Apparently, every few years the Ozzie Sox put together a solid bullpen, hit a bunch of home runs, do freaky well in one-run games, and win the division. It's just something we'll have to get used to. At least this time, no one is trying to give Scott Podsednik all the credit, which I consider a net-win in my book.
Taking the ball for the Royals tonight is Brian Bannister (5.15 ERA), a pitcher who with each passing start looks like someone Dayton should have traded in the off-season rather than a future building block.
Banny's first five starts:
|Human Interest Story Banny||32.3||6||1||.195||2.48|
This was the Golden Age, when it looked like the 2007 model was not only sustainable, but perhaps capable of being improved upon. Banny even mixed in eighteen strikeouts for good measure. Banny shutout the Tigers in his first start, allowed only two runs against the Yankees, then posted a complete game, earned-run shutout against the Twins. After a rough start against Oakland, he rebounded with another quality start against the Tribe. Since then however, it's been a different story.
Banny's subsequent thirteen starts:
|Odalis Perez Level Banny||75.2||25||12||.316||6.30|
I can remember a game thread last season when someone made a comment to the effect of "I love watching Odie pitch. He totally sucks, but somehow does better than you think he should. He battles." It was a eye-opening comment for me, and another reminder of how we can view essentially similar performances in wildly different ways. Odie was a hard player to root for as he was clearly not a part of the team's future. He was just a guy -- an overweight, vaguely unhealthy looking guy -- passing through town for a few years. A salary the Royals were eating to pay for the prospects (Johnson and Pimentel) they'd acquired for him. Nevertheless, despite really having very little ability left, he did string together some league-average months: a 4.40 ERA May and a 4.50 ERA August last season, for example. The fact that he was the Opening Day starter for the Nationals this year was a blogosphere-wide joke, but with some park-effect help he's managed to post a ERA+ of 116 thus far, his best season since 2004. If you saw the highlights of him last week being ejected after a balk call, it would be hard to say he doesn't care or that he isn't still competing either.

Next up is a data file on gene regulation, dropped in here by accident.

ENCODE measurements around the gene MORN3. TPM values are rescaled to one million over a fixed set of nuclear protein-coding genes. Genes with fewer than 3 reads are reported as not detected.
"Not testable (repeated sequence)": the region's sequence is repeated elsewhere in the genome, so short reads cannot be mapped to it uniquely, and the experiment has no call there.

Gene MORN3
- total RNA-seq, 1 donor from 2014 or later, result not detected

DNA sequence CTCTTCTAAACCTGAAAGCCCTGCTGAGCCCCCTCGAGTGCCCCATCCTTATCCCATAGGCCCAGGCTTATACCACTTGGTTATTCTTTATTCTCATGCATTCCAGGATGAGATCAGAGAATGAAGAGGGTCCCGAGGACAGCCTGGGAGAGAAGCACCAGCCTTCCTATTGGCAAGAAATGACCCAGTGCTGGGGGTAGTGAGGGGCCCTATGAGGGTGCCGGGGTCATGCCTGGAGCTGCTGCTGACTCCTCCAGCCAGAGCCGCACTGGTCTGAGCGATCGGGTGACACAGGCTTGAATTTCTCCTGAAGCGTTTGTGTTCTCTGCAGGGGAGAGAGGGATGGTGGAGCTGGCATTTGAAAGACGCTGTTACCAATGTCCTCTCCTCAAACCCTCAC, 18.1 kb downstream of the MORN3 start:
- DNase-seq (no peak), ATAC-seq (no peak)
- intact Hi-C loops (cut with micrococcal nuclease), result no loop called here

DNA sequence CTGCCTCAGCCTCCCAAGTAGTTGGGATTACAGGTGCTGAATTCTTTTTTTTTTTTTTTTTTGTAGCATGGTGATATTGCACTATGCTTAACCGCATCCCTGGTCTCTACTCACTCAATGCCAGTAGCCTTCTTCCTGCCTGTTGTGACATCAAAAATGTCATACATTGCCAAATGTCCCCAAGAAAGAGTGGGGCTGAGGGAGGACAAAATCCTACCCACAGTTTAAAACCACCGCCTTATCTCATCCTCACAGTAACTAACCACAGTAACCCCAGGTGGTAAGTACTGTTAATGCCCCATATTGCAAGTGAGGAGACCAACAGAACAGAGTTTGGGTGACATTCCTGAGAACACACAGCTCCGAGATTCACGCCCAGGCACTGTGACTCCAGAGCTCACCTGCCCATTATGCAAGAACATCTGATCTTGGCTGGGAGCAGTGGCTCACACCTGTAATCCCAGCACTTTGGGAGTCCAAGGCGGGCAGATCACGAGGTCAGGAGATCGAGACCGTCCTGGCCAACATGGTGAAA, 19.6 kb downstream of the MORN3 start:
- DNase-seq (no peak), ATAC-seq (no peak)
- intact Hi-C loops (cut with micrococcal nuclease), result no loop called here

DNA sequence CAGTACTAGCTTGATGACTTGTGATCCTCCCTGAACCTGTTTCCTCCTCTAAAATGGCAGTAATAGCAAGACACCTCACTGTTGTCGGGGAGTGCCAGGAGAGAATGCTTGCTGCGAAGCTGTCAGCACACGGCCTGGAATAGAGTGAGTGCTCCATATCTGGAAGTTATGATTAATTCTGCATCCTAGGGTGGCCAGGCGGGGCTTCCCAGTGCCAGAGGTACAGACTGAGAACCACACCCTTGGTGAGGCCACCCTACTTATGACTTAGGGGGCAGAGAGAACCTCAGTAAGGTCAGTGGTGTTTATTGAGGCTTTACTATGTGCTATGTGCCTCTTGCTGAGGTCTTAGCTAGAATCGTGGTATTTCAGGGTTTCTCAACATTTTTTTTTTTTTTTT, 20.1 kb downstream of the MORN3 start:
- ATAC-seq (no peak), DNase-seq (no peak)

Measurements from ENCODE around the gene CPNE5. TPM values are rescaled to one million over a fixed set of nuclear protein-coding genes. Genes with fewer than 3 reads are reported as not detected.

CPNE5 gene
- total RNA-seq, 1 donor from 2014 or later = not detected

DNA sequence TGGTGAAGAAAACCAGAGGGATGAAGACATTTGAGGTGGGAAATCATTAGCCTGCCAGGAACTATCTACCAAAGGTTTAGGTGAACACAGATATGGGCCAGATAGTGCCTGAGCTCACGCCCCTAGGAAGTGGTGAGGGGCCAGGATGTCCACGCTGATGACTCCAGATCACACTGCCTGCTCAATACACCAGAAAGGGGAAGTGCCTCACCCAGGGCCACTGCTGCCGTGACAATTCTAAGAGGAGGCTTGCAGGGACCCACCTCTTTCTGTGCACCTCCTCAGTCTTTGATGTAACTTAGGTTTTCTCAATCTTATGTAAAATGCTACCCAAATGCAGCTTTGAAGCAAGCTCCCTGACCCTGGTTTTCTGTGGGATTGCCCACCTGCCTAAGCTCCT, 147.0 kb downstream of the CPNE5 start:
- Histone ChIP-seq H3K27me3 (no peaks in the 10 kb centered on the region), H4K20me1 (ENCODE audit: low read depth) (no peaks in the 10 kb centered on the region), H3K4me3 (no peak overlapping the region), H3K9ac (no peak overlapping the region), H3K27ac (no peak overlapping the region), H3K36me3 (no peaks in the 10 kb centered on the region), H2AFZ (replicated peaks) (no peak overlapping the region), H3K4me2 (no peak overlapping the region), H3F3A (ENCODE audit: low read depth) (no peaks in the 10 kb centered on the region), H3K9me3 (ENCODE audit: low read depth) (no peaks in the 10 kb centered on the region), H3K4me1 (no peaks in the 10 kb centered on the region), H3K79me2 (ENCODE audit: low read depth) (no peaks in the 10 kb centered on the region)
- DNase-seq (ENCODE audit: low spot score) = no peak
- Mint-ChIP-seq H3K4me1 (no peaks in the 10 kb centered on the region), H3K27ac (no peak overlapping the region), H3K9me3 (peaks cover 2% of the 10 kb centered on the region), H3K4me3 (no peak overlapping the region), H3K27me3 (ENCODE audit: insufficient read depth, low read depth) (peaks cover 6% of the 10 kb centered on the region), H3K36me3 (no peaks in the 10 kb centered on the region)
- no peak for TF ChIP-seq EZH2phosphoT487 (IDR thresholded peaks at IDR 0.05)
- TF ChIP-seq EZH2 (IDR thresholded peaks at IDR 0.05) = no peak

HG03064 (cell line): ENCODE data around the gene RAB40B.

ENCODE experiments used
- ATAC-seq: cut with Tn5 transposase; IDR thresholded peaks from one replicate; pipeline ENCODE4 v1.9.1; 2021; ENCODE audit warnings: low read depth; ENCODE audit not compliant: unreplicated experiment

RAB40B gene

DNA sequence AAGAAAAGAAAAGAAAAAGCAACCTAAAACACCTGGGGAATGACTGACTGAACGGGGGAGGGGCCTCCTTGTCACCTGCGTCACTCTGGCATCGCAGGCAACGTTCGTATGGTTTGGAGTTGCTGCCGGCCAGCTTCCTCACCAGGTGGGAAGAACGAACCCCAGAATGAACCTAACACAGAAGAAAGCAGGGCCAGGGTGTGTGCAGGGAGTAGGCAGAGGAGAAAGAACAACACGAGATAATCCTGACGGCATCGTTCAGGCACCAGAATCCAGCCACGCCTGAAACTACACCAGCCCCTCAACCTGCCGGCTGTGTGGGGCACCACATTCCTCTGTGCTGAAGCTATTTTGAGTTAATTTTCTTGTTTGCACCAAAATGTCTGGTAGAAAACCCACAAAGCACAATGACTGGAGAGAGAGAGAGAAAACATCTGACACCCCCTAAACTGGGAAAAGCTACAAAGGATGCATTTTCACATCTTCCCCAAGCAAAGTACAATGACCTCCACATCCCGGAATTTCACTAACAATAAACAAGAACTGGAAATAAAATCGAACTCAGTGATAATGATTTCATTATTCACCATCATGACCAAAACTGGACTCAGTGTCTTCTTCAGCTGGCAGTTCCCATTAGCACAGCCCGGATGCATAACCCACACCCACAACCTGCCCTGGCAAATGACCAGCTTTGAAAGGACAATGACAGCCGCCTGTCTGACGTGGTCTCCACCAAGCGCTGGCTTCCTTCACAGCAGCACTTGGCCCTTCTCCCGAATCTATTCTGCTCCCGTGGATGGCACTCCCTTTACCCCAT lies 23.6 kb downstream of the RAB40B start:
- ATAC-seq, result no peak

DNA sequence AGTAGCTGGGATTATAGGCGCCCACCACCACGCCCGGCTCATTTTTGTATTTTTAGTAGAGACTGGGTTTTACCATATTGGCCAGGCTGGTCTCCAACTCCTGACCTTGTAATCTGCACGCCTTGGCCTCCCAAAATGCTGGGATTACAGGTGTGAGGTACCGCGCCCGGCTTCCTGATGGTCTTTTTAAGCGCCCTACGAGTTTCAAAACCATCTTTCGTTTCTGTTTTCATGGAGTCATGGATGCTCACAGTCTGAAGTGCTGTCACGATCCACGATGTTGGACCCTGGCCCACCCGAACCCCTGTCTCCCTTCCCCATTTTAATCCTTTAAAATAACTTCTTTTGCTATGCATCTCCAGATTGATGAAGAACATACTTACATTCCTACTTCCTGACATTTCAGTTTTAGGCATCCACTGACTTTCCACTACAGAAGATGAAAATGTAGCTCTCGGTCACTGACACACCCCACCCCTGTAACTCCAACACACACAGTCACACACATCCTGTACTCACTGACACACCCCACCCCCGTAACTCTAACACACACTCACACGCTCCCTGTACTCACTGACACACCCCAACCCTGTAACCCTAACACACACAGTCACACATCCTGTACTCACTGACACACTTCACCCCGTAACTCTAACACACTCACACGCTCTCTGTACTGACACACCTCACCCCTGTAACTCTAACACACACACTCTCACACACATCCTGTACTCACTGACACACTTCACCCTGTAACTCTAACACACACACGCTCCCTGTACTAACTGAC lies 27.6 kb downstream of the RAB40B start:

Maybe he's even a smart guy too. We just don't know, since no Spanish-speaking baseball player has ever been given that label.
Returning to Banny, while he's given up hits and homers aplenty, it's difficult to characterize broadly just what the problem has been. Control has been perhaps the dominant or underlying problem -- he's had some of the wildest stretches I've seen from a Big League pitcher in awhile at times -- yet he's also had odd starts when he actually is striking dudes out. A side benefit of wildness, perhaps?